Friday, November 15 2019
Registration closes on Tuesday, November 12. Register now to ensure your spot!
Doors Open. Welcome to the 9th Kranky Geek event! The event will start promptly at 10:00 am.
Welcome and event overview from Kranky Geek! Highlights from progress in the area of Real Time Communications in the last year.
Curious about what Web Assembly, and how can it help with your WebRTC code base? Come learn how using Pion you can have one code base, but target all your platforms. First a quick introduction of WASM, and its value outside of WebRTC. Then we will dive in and talk about Pion WebRTC and what a pure Go implementation of WebRTC provides us. Lastly we will finish up with a few real world production use cases, and lessons learned along the way.
With increased usage of audio/video on our personal devices, concern with privacy and security has arisen. Project Zero is a Google lead initiative and we’ll discuss how WebRTC security and how to secure your application.
“WebRTC leaks my private IP” has been an ongoing concern since 2015. Why is this a problem, how much of it is FUD and how can the problem be solved using mDNS to obfuscate host candidates? We’ll continue a discussion around security.
A one of a kind session. All browser vendors will be sitting with us at the same time discussing their plans and the work they are doing with WebRTC. Find out the latest and what’s next with all the major browsers in this interaction session. Sure to be entertaining!
Breakfast, lunch, snacks, and coffee/tea/water will be served during the event. Vegetarian, gluten free, and vegan meals will be served. You are also welcome to bring your own food, if you’d like.
Kranky Geek is proud to sponsor Girl Develop It! Lets give them a moment to explain their mission.
New video use-cases are already tightly integrating real-time data flows that must be synchronized with core video and audio streams. Increasingly integrated technologies include AI-enriched conversations, augmented and mixed reality, and connected devices. This session explores the industry use-cases driving this and the WebRTC architectural directions we need to pursue to support the synchronization and data flows required.
If you’re trying to embed WebRTC into your Node application, then a popular approach is to utilize Electron in the desktop. But what if what you need is server-side support? Or a more generic SDK? We used node-webrtc coupled with a node.js server for our applications. In this talk, we’ll walk thru how we reached this decision and how we did it.
Ah the days of VGA! We increasingly want better quality in any video engagement. In this session we’ll cover ramping your typical WebRTC service up to 4K while maintaining consistency. High quality introduces many unique challenges and they’re slowly being solved.
Understanding and transcribing speech in a real-world, noisy environments is no simple task. In this session, we’ll dissect speech recognition architectures of the past and reveal the specifics of how today’s developments have enabled advances in realtime and batch transcription for NLU and the specifics of how they apply to interactive RTC streams.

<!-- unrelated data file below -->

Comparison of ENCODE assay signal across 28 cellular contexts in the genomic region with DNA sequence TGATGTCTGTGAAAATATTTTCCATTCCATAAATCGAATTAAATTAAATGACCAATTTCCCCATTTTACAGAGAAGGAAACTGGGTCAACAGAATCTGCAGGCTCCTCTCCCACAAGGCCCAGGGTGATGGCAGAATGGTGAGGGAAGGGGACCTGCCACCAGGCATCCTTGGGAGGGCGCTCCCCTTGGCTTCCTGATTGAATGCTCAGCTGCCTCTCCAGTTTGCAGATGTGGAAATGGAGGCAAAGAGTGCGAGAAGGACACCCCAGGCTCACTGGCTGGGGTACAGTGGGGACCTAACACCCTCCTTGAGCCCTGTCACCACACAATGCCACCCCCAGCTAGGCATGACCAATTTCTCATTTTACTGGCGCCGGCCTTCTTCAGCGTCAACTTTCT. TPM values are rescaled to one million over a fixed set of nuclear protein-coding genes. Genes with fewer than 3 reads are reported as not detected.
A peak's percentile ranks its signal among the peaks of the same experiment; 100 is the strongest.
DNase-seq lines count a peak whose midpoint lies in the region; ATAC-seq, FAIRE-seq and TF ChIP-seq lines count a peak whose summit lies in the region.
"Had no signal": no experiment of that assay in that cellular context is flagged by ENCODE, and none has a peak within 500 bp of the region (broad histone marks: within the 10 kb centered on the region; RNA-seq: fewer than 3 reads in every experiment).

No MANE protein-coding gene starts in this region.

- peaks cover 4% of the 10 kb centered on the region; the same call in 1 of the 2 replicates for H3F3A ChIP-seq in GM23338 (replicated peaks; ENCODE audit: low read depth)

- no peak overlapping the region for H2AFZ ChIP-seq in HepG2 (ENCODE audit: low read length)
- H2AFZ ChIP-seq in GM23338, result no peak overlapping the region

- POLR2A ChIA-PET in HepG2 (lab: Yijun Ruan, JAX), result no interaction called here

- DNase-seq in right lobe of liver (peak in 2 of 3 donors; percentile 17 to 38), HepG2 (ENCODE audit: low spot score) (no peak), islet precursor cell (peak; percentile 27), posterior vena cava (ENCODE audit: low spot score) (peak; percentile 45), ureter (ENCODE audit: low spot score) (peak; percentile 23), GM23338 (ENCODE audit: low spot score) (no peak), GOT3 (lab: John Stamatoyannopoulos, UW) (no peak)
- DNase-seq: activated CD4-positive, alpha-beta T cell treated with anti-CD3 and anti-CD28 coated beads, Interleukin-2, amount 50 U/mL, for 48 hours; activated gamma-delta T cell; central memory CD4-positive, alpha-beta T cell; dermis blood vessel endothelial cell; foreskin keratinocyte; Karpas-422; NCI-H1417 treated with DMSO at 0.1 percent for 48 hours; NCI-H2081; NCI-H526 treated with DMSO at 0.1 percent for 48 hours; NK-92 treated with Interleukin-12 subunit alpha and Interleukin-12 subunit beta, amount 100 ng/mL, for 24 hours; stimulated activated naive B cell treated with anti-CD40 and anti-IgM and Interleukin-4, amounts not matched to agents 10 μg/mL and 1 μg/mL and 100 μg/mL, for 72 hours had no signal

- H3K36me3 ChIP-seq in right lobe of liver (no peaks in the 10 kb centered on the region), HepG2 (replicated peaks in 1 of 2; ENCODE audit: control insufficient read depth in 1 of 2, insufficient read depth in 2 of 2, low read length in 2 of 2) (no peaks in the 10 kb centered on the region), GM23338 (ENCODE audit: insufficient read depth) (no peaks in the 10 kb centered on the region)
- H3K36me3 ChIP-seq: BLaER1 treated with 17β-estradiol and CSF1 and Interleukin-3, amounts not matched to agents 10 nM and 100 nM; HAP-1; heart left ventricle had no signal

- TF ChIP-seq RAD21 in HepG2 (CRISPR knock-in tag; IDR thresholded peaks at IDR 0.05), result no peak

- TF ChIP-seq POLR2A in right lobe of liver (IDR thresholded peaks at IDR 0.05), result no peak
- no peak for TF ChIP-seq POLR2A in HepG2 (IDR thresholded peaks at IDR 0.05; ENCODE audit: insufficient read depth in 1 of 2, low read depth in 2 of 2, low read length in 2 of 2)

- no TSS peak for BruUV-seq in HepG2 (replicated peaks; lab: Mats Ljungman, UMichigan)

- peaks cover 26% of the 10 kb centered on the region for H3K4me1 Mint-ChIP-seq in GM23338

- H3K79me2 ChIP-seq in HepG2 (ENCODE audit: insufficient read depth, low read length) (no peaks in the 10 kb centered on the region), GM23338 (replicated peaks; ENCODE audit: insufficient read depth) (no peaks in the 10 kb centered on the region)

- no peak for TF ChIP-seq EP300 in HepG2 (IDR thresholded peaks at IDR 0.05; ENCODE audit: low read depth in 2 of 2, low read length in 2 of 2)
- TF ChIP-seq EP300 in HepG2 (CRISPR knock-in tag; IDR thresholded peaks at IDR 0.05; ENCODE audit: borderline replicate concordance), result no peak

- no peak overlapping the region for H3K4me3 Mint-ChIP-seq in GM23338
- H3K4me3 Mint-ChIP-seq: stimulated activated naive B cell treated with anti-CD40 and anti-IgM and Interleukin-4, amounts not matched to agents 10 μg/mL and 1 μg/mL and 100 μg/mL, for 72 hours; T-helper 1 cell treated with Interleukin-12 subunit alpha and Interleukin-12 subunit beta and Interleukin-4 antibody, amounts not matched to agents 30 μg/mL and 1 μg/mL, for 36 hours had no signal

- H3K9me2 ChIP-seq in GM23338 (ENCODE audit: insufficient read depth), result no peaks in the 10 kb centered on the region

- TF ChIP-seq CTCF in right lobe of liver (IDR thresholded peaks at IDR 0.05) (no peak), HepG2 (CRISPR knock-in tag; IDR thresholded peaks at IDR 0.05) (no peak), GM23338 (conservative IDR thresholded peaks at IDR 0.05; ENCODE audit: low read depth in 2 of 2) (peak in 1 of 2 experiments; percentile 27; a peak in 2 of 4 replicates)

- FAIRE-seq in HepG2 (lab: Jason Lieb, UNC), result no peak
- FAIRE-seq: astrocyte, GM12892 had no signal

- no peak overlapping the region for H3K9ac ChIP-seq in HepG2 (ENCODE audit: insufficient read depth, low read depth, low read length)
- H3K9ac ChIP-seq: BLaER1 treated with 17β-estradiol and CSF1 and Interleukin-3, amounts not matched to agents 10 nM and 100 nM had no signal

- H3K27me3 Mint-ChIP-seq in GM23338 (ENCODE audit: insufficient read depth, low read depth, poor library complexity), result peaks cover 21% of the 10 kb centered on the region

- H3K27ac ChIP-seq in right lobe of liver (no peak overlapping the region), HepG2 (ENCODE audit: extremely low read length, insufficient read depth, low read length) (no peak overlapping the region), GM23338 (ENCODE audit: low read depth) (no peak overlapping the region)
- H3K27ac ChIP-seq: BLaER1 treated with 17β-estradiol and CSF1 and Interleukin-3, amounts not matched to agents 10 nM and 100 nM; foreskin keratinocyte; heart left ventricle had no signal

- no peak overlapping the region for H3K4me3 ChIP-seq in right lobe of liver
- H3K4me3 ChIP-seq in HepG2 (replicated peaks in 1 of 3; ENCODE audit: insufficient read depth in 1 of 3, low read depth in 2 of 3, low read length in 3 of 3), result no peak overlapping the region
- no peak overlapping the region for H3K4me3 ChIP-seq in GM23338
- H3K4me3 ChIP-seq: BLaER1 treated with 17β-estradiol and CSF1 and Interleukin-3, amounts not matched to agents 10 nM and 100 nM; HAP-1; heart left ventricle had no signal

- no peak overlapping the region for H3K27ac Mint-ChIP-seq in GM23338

In this session we’ll hear from audio experts, Dolby, on how they are leveraging WebRTC to bring a whole new meaning to quality audio. Our ears are naturally tuned to work in unison, making sense of differences each ear hears and determining direction. This talk will examine spatial audio and other techniques for providing a high quality communications experience.
Can we improve video encoding efficiency by employing deep learning, while using the same video coding standards we are using today? Agora.io will share with us their recent efforts (and results) in this domain, explaining where deep learning fits into the puzzle of media processing.
Get some food, ask some questions, make some connections.
The Google WebRTC team will return for their annual update and review.
WebRTC support for H.264 is limited, especially in the native implementation. The lack of tight coupling of the encoder with WebRTC’s congestion control engine makes it hard to maintain QoS especially for use cases with highly variable network conditions, such as teleoperation. The major challenge is translating WebRTC’s bitrate requests into the proper commands for the encoder, as simply setting bitrate cap doesn’t lead to satisfactory results.
We conducted a massive grid search of H.264 parameters including quantization, bitrate, resolution and other to find profiles that yield the best quality for a given required bitrate which dramatically improved the performance for teleoperation in challenging network environment.
Tim has been a regular speaker at Kranky Geek. We end the day with another mad cap real time coding adventure as Tim uses Tensor Flow, a Google TPU, WebRTC and robot.
He’ll describe the realtime control path from the camera/H.264 via WebRTC to a browser and back (via the data channel) to the motors. We will use WebRTC to drive the robot and collect training data for the AI, then build a Tensor Flow model.
Finally (hopefully – Tim has blown things up before) we will demo it driving itself around a track whilst we all watch through the on board camera.
After Hours reception, with great wines from Grant Marie Winery, cocktails (including non alcoholic) from Alcademics, and live DJ music by Smoke Jumper
Many thanks to these premium sponsors for their economic & intellectual contribution to Kranky Geek worldwide events.
and additional support from
Kranky Geek wouldn’t possible without the support from the sfHTML5 user group
Beverages for Kranky Geek supplied by Grant Marie Winery and the mixologists at alcademics
DJ music by Smoke Jumper
Meet the great speakers at this year’s event
The Kranky Geek Event is organized by